But Cleary believes being an Olympian is also an obligation, an obligation to demonstrate a bond across nationalities and generations, to continuously uphold an Olympic spirit. He remembers the performance and the behavior of the US Men’s ice hockey team at the 1998 Nagano Games. He didn’t like the addition of professional athletes, but when they reacted to poor performance at the Games by vandalizing the locker room, he was miffed. “I was really upset about that. They should have been proud to compete, but instead they were burning their uniforms. We are Olympians. We should take great pride when we represent our country.”

In contrast, Cleary remembers a time in Czechoslovakia he will never forget. In 1983 Coach Cleary took his Harvard hockey team over to Prague. It was Christmas time, but you could tell the locals were having a tough time, he said. On the second to last night of this tour, the interpreter informed him that a fellow Olympian from the 1960 Czech ice hockey team wanted to see him. And when they pulled into a small coal-mining town called Koln, Cleary stepped off the bus to be greeted by Czech goaltender, Vladimir Dvoracek.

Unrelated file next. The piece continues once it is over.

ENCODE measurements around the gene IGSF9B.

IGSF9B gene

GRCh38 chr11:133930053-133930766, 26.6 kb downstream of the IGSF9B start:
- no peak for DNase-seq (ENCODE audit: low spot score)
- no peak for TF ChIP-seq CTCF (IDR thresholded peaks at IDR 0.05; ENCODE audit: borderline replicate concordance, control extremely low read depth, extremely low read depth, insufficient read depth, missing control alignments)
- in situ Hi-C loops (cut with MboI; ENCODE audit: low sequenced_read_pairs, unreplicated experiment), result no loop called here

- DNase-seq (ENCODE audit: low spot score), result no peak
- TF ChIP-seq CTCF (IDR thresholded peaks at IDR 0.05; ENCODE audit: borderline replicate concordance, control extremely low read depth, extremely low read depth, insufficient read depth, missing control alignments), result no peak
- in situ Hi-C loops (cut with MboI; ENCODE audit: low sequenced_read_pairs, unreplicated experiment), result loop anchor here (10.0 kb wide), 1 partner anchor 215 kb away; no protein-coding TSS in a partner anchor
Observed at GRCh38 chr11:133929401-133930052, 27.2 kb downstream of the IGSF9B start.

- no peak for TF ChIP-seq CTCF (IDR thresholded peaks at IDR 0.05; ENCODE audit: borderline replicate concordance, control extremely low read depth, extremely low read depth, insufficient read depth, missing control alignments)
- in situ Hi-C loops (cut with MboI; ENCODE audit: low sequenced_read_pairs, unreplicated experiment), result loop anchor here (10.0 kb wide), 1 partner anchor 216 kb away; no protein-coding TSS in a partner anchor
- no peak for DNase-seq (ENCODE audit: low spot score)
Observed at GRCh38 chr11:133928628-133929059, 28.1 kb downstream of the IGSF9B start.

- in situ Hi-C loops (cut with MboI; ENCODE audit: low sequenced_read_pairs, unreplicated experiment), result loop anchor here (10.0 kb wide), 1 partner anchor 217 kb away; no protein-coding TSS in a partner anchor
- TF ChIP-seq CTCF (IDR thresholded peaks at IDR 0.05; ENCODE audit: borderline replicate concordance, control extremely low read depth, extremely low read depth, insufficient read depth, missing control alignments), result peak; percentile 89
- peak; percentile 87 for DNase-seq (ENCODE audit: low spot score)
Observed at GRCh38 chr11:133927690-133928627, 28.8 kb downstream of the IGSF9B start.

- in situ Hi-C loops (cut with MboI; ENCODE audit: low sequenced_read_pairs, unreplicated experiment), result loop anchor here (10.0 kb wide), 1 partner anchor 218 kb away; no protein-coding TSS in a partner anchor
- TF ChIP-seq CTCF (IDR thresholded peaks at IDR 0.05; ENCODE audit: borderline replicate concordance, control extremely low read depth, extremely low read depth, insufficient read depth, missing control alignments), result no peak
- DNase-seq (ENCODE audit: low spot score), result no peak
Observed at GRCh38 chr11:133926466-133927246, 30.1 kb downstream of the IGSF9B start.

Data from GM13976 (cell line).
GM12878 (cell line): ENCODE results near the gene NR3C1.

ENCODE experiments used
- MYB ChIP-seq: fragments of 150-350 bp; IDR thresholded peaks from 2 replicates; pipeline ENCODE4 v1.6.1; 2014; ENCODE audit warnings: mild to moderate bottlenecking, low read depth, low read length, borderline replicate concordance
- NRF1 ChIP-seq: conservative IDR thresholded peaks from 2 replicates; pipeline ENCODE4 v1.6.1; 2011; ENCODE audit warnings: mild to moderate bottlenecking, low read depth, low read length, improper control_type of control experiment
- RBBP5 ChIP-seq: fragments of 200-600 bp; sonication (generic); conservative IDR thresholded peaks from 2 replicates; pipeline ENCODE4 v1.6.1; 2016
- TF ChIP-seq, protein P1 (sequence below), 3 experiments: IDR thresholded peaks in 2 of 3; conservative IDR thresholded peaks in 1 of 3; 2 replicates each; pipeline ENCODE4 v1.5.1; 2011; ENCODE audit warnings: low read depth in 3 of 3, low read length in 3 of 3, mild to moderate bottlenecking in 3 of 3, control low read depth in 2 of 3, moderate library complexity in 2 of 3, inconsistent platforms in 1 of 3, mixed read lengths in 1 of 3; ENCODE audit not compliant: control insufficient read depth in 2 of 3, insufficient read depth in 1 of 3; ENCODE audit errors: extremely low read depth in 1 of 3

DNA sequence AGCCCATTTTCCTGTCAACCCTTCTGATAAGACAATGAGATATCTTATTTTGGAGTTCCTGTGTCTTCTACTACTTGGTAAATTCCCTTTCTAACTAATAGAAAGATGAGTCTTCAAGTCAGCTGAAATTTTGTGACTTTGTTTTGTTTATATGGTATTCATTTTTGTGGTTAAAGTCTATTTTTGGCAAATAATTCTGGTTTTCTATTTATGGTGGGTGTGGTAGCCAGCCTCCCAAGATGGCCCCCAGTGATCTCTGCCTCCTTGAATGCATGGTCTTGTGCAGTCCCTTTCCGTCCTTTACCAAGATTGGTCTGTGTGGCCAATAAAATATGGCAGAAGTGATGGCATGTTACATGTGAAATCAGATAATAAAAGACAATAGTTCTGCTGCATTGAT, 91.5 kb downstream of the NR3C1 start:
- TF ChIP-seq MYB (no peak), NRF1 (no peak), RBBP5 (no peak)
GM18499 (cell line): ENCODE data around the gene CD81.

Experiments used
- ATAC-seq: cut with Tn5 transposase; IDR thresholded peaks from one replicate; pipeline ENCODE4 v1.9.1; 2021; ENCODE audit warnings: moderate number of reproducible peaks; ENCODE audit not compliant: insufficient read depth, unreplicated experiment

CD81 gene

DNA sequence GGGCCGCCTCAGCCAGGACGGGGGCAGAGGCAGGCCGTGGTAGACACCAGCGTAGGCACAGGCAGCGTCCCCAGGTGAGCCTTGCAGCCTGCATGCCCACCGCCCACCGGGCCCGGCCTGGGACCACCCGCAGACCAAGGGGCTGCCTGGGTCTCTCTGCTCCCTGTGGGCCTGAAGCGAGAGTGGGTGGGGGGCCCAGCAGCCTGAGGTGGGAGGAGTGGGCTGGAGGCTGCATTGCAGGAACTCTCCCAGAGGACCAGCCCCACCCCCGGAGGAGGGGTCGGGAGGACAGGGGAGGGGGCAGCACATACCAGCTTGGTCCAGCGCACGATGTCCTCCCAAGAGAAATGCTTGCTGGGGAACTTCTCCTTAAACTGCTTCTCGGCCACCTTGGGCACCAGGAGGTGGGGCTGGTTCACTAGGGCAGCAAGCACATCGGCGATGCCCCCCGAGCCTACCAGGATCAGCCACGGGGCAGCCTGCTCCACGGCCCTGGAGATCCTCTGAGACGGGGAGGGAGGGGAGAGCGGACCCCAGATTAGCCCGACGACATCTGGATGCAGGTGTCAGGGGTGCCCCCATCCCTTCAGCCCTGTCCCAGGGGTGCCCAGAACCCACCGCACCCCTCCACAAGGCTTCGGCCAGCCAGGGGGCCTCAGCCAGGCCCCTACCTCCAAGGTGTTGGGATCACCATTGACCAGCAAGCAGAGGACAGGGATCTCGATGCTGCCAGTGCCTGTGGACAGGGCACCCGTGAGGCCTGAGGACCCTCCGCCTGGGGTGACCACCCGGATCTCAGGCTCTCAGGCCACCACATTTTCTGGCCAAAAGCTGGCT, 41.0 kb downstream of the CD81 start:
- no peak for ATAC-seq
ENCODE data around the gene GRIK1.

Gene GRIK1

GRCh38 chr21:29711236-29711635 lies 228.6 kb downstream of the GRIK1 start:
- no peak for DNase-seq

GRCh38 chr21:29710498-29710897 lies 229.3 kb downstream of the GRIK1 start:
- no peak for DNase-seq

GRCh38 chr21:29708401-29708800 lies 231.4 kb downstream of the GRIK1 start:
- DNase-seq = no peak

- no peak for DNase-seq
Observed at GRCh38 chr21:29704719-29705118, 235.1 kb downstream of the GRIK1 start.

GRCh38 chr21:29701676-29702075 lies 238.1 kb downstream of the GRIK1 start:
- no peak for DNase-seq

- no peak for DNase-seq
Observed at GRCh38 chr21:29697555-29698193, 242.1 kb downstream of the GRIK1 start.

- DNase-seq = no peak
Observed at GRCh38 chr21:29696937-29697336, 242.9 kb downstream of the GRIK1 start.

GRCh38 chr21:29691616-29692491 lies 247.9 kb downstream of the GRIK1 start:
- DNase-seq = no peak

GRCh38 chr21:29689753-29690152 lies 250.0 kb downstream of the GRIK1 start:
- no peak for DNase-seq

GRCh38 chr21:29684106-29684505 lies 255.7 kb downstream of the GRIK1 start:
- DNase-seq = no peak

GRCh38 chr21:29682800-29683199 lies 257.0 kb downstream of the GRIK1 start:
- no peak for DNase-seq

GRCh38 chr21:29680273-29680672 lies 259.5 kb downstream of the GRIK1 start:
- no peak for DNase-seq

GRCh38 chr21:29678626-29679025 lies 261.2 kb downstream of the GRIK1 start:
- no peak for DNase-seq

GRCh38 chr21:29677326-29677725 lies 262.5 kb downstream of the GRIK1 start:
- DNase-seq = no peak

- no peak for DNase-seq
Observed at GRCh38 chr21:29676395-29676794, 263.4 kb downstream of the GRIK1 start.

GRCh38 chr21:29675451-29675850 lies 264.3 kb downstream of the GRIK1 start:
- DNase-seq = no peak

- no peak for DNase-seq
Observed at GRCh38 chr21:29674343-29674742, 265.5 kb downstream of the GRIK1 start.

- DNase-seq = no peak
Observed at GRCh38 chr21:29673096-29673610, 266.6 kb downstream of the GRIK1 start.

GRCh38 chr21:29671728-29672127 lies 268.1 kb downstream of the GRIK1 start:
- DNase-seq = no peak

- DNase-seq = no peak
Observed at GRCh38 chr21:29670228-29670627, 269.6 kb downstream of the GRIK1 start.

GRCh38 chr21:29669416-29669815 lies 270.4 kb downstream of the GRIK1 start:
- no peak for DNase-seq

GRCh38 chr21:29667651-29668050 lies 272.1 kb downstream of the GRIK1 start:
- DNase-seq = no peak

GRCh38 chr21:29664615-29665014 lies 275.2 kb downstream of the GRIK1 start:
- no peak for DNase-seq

“And all of a sudden Dvoracek, he sees me, and shouts ‘Bill, Bill!’ He brings me inside to a room and says ‘coffee, beer, coke?’ He wanted to know what my life was like, about my teammates, about the US. It was almost like he was interrogating me, he had so many questions. Finally, I said I got to go and prepare the team for the game. We warm up, and at the end of the warmups, they play the national anthems. I see my friend Dvoracek and he grabs the microphone. He tells the audience, ‘I want you all to welcome my good friend Bill Cleary. We have not seen each other in 25 years. Our countries are not friendly, but we are friends. We are Olympians and we are friends.’ I am getting goosebumps right now just thinking about it.”

Czech goaltender, Vladimir Dvoracek, sits in the front row, fourth from the left.
Czech goaltender, Vladimir Dvoracek, sits in the front row, fourth from the left.